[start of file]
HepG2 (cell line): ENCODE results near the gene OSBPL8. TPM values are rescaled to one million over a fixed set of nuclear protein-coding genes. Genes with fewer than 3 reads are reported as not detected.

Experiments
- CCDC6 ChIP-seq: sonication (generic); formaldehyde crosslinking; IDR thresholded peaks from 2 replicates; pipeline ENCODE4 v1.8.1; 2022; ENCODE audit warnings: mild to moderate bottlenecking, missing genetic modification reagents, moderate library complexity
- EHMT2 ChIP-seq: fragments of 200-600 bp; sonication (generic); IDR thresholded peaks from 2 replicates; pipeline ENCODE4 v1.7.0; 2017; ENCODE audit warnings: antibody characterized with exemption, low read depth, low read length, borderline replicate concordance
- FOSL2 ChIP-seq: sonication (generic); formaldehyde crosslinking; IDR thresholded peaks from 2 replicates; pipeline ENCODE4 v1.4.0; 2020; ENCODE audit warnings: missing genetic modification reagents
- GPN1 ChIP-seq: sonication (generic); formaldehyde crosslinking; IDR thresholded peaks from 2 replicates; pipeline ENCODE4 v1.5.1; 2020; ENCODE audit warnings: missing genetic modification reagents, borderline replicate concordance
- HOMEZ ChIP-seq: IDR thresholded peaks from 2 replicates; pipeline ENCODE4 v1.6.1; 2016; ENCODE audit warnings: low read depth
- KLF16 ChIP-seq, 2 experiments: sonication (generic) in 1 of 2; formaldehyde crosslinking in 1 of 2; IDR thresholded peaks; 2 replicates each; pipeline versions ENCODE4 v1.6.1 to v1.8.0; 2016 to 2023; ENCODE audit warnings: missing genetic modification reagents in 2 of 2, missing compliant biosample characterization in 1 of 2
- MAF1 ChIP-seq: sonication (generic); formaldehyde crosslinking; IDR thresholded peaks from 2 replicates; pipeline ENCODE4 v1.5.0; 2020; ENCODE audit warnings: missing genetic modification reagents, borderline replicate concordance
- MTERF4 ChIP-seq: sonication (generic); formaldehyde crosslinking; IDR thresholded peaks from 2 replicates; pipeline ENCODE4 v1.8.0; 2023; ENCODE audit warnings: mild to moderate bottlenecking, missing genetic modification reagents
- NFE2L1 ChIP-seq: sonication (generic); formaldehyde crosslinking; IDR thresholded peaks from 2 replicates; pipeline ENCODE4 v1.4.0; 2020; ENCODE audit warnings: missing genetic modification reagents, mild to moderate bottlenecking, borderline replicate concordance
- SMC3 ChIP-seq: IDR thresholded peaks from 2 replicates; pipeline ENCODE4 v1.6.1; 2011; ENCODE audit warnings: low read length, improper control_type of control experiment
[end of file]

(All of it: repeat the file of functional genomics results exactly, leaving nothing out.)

HepG2 (cell line): ENCODE results near the gene OSBPL8. TPM values are rescaled to one million over a fixed set of nuclear protein-coding genes. Genes with fewer than 3 reads are reported as not detected.

Experiments
- CCDC6 ChIP-seq: sonication (generic); formaldehyde crosslinking; IDR thresholded peaks from 2 replicates; pipeline ENCODE4 v1.8.1; 2022; ENCODE audit warnings: mild to moderate bottlenecking, missing genetic modification reagents, moderate library complexity
- EHMT2 ChIP-seq: fragments of 200-600 bp; sonication (generic); IDR thresholded peaks from 2 replicates; pipeline ENCODE4 v1.7.0; 2017; ENCODE audit warnings: antibody characterized with exemption, low read depth, low read length, borderline replicate concordance
- FOSL2 ChIP-seq: sonication (generic); formaldehyde crosslinking; IDR thresholded peaks from 2 replicates; pipeline ENCODE4 v1.4.0; 2020; ENCODE audit warnings: missing genetic modification reagents
- GPN1 ChIP-seq: sonication (generic); formaldehyde crosslinking; IDR thresholded peaks from 2 replicates; pipeline ENCODE4 v1.5.1; 2020; ENCODE audit warnings: missing genetic modification reagents, borderline replicate concordance
- HOMEZ ChIP-seq: IDR thresholded peaks from 2 replicates; pipeline ENCODE4 v1.6.1; 2016; ENCODE audit warnings: low read depth
- KLF16 ChIP-seq, 2 experiments: sonication (generic) in 1 of 2; formaldehyde crosslinking in 1 of 2; IDR thresholded peaks; 2 replicates each; pipeline versions ENCODE4 v1.6.1 to v1.8.0; 2016 to 2023; ENCODE audit warnings: missing genetic modification reagents in 2 of 2, missing compliant biosample characterization in 1 of 2
- MAF1 ChIP-seq: sonication (generic); formaldehyde crosslinking; IDR thresholded peaks from 2 replicates; pipeline ENCODE4 v1.5.0; 2020; ENCODE audit warnings: missing genetic modification reagents, borderline replicate concordance
- MTERF4 ChIP-seq: sonication (generic); formaldehyde crosslinking; IDR thresholded peaks from 2 replicates; pipeline ENCODE4 v1.8.0; 2023; ENCODE audit warnings: mild to moderate bottlenecking, missing genetic modification reagents
- NFE2L1 ChIP-seq: sonication (generic); formaldehyde crosslinking; IDR thresholded peaks from 2 replicates; pipeline ENCODE4 v1.4.0; 2020; ENCODE audit warnings: missing genetic modification reagents, mild to moderate bottlenecking, borderline replicate concordance
- SMC3 ChIP-seq: IDR thresholded peaks from 2 replicates; pipeline ENCODE4 v1.6.1; 2011; ENCODE audit warnings: low read length, improper control_type of control experiment